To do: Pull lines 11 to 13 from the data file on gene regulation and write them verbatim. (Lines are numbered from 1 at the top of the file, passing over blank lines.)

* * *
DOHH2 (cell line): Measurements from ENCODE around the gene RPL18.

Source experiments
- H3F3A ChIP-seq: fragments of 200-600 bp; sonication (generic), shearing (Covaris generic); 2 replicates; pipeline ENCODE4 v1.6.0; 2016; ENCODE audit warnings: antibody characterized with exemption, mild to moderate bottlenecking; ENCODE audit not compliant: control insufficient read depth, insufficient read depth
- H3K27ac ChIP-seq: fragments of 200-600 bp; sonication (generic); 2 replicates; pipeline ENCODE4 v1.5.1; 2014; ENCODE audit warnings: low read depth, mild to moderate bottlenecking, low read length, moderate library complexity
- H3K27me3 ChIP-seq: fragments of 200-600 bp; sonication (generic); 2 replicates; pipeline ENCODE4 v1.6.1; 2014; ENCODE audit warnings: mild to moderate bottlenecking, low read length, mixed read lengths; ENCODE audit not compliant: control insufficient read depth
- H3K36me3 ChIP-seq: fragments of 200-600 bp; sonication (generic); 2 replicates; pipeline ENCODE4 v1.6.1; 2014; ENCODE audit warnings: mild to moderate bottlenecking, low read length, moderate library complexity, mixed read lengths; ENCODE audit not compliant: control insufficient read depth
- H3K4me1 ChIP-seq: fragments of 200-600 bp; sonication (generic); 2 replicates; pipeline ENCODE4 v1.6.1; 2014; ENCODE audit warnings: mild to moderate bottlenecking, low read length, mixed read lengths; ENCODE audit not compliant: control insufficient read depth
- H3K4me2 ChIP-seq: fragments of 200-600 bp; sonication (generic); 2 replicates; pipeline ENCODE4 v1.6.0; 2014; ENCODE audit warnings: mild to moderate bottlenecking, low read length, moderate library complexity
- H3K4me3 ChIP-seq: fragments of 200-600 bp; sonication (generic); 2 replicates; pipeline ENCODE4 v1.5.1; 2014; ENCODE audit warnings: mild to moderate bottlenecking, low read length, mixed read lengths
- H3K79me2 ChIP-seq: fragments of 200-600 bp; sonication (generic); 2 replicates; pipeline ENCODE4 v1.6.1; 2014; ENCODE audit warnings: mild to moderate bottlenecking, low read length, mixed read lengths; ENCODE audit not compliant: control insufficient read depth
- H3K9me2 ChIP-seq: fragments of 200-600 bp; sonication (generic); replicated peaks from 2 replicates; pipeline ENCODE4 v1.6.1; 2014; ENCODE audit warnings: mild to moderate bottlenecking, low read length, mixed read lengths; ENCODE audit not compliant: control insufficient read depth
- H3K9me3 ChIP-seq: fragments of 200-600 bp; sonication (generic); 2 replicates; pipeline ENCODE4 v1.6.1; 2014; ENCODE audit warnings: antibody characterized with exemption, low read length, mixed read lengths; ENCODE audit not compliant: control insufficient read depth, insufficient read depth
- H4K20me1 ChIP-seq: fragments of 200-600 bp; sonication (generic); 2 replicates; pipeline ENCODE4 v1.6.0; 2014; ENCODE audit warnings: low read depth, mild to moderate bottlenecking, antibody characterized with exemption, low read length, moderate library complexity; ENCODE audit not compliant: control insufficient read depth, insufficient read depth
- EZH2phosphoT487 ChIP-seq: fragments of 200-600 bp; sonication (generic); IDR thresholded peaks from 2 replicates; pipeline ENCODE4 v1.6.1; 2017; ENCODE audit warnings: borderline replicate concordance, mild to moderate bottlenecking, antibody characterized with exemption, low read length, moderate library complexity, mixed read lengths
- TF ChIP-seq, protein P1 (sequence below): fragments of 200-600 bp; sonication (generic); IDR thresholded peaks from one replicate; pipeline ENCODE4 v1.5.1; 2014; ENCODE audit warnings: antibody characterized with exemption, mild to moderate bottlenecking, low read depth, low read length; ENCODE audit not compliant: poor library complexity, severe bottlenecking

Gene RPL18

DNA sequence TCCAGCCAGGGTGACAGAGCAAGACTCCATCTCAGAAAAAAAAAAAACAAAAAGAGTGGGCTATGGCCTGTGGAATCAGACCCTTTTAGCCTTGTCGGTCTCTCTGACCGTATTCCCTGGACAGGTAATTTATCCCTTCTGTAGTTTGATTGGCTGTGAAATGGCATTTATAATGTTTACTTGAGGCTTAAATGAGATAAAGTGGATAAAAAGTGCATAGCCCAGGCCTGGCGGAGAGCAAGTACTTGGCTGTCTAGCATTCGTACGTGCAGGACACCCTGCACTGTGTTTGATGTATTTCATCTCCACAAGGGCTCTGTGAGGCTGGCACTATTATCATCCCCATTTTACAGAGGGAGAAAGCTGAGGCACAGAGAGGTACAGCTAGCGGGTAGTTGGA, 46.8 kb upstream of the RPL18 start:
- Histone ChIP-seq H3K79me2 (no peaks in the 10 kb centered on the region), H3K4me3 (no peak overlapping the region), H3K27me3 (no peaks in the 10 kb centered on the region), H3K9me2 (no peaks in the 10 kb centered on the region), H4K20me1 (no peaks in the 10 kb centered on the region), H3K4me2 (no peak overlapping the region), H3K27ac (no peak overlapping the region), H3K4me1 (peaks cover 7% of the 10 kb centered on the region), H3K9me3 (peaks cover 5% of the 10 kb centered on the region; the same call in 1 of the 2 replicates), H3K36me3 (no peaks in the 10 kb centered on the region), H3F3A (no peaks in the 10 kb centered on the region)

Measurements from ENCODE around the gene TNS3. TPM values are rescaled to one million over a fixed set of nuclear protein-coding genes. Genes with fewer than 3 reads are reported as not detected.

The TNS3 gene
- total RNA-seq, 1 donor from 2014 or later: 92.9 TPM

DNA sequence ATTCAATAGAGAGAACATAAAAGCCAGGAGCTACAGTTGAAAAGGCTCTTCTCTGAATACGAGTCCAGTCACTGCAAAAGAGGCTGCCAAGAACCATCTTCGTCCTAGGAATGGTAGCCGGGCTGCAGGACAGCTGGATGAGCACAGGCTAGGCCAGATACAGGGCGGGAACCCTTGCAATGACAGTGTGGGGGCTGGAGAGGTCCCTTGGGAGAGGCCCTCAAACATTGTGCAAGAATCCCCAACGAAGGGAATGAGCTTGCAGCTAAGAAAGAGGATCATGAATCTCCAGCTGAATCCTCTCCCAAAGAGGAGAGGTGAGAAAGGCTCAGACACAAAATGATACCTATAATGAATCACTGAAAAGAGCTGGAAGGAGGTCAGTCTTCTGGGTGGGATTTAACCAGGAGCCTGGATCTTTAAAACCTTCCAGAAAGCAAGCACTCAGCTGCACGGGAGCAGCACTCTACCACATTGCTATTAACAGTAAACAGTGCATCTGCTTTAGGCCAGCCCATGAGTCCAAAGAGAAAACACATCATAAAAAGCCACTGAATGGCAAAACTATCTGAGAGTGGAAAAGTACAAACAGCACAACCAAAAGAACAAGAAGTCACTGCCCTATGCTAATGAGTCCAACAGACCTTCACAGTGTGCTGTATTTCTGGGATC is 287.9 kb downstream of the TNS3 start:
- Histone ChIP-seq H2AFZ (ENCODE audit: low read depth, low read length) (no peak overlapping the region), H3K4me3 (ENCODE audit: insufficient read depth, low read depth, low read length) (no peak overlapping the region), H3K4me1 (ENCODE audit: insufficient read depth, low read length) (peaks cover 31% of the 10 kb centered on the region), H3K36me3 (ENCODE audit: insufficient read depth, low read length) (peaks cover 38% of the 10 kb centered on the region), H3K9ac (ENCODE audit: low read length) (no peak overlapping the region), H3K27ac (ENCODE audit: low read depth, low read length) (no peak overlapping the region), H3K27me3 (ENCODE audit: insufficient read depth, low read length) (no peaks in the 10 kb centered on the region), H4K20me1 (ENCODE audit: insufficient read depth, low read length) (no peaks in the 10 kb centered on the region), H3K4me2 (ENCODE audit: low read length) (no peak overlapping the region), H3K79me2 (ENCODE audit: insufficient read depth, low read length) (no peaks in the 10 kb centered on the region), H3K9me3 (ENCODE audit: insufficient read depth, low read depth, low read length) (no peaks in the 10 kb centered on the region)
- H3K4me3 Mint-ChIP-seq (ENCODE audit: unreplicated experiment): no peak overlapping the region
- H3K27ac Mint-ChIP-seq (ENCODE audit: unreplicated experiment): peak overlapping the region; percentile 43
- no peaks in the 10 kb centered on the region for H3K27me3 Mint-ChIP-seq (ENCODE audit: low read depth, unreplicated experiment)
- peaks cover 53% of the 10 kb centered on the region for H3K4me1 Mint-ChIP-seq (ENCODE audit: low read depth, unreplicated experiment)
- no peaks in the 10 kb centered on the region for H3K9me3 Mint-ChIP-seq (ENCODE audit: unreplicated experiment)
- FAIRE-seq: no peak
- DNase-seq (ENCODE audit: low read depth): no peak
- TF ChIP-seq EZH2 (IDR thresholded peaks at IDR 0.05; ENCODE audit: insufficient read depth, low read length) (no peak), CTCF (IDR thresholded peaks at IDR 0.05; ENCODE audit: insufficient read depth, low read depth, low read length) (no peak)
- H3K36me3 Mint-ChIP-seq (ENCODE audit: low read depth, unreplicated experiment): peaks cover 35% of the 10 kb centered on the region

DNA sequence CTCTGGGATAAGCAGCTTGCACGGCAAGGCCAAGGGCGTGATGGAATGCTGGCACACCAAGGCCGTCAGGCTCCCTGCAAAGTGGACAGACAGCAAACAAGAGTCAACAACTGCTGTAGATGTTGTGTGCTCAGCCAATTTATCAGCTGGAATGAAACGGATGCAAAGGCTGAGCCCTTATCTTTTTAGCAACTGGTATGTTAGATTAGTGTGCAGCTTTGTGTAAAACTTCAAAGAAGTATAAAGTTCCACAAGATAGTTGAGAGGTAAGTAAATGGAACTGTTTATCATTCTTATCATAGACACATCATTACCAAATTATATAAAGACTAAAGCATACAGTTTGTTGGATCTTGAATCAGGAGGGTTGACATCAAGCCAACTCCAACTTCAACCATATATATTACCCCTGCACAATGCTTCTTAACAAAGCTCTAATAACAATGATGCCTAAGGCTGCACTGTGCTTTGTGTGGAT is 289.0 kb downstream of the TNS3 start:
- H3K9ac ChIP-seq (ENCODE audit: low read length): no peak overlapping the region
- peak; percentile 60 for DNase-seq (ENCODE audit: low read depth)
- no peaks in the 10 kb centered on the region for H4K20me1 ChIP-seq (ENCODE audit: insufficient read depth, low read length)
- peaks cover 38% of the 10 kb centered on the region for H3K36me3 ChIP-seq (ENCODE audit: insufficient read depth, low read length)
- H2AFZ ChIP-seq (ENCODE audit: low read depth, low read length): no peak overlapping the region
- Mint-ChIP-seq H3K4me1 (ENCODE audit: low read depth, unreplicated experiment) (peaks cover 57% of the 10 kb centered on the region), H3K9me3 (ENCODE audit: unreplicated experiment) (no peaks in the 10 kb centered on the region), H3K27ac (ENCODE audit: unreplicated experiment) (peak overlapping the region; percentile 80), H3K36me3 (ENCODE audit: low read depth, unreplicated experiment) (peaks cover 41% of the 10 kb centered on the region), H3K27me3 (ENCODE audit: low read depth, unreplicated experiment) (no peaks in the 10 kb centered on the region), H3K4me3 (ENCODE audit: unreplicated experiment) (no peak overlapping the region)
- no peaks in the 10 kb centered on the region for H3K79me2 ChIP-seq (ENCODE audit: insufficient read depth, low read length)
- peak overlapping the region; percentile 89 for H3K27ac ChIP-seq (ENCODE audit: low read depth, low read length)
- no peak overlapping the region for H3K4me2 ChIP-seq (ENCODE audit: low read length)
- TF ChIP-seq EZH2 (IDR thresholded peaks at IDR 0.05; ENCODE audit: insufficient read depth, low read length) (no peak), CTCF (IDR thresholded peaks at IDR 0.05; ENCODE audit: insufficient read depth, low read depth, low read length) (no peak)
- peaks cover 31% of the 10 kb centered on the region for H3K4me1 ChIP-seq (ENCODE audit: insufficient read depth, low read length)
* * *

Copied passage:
- H3K9me2 ChIP-seq: fragments of 200-600 bp; sonication (generic); replicated peaks from 2 replicates; pipeline ENCODE4 v1.6.1; 2014; ENCODE audit warnings: mild to moderate bottlenecking, low read length, mixed read lengths; ENCODE audit not compliant: control insufficient read depth
- H3K9me3 ChIP-seq: fragments of 200-600 bp; sonication (generic); 2 replicates; pipeline ENCODE4 v1.6.1; 2014; ENCODE audit warnings: antibody characterized with exemption, low read length, mixed read lengths; ENCODE audit not compliant: control insufficient read depth, insufficient read depth
- H4K20me1 ChIP-seq: fragments of 200-600 bp; sonication (generic); 2 replicates; pipeline ENCODE4 v1.6.0; 2014; ENCODE audit warnings: low read depth, mild to moderate bottlenecking, antibody characterized with exemption, low read length, moderate library complexity; ENCODE audit not compliant: control insufficient read depth, insufficient read depth